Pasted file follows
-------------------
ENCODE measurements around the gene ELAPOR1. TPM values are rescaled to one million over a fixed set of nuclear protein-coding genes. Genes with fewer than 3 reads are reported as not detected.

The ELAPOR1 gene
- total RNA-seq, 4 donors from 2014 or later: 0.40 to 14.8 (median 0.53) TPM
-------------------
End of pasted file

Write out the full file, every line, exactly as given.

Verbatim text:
ENCODE measurements around the gene ELAPOR1. TPM values are rescaled to one million over a fixed set of nuclear protein-coding genes. Genes with fewer than 3 reads are reported as not detected.

The ELAPOR1 gene
- total RNA-seq, 4 donors from 2014 or later: 0.40 to 14.8 (median 0.53) TPM